Esper, J., Cook, E.R. and Schweingruber, F.H. 2002. Low-frequency signals in long tree-ring chronologies for reconstructing past temperature variability. Science 295: 2250-2253.

Fischer, N. and Jungclaus, J.H. 2011. Evolution of the seasonal temperature cycle in a transient Holocene simulation: Orbital forcing and sea-ice.Climate of the Past 7: 1139-1148.

Frank, D., Esper, J. and Cook, E.R. 2007. Adjustment for proxy number and coherence in a large-scale temperature reconstruction. Geophysical Research Letters 34: 10.1029/2007GL030571.

Frank, D.C., Esper, J., Raible, C.C., B�ntgen, U., Trouet, V., Stocker, B. and Joos, F. 2010. Ensemble reconstruction constraints on the global carbon cycle sensitivity to climate. Nature 463: 527-530.

Hegerl, G.C., Crowley, T.J., Allen, M., Hyde, W.J., Pollack, H.N., Smerdon, J. and Zorita, E. 2007. Detection of human influence on a new, validated 1500-year temperature reconstruction. Journal of Climate 20: 650-666.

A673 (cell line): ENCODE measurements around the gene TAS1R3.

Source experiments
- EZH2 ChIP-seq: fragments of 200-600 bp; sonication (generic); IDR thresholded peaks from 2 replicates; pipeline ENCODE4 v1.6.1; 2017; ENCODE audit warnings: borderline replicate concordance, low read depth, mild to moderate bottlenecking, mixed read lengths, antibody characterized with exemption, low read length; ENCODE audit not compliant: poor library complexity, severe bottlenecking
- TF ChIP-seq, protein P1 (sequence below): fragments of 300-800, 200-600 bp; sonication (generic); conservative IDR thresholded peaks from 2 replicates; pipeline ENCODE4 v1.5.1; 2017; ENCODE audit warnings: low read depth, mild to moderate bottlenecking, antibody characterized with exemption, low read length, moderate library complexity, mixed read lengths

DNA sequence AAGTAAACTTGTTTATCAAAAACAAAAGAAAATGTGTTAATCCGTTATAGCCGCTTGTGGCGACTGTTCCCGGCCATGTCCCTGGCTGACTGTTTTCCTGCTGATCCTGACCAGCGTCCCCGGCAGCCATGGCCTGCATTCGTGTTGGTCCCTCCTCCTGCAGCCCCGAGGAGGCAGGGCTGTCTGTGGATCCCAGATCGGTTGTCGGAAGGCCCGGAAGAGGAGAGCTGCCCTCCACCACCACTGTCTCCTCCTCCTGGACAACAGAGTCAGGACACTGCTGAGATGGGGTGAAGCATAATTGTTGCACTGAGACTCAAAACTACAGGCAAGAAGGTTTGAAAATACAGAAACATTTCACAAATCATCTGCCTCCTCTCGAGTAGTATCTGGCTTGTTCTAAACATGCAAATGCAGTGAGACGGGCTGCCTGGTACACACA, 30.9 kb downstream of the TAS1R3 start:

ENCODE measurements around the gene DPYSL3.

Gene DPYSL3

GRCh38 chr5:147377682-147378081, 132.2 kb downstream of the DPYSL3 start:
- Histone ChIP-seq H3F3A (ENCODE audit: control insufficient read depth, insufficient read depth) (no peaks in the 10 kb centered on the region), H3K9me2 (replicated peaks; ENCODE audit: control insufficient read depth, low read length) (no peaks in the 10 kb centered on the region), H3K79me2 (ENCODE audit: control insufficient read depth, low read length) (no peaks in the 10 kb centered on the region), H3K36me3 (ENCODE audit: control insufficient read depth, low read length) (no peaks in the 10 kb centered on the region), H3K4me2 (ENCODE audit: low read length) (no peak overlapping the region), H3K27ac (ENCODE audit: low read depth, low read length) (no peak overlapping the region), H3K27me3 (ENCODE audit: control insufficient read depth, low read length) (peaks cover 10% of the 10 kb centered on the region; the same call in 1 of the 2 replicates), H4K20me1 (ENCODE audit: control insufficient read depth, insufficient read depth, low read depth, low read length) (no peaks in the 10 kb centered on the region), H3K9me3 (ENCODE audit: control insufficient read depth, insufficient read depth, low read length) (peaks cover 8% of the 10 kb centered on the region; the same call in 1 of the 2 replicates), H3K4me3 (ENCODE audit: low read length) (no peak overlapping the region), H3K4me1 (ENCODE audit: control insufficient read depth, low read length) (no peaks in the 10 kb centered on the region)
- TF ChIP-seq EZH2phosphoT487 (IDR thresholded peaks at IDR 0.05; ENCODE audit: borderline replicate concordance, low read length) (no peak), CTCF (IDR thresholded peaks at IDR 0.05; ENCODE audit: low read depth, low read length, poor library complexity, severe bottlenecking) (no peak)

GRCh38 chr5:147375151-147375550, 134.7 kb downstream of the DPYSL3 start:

IPCC. 2007. Climate Change 2007: The Physical Science Basis (Solomon, et al., Eds). Cambridge University Press, Cambridge, United Kingdom.

Mann, M.E., Bradley, R.S. and Hughes, M.K. 1999. Northern Hemisphere temperatures during the past millennium: Inferences, uncertainties, and limitations. Geophysical Research Letters 26: 759-762.

Mann, M.E., Zhang, Z.H., Hughes, M.K., Bradley, R.S., Miller, S.K., Rutherford, S. and Ni, F. 2008. Proxy-based reconstructions of hemispheric and global surface temperature variations over the past two millennia. Proceedings of the National Academy of Sciences USA 105: 13,252-13,257.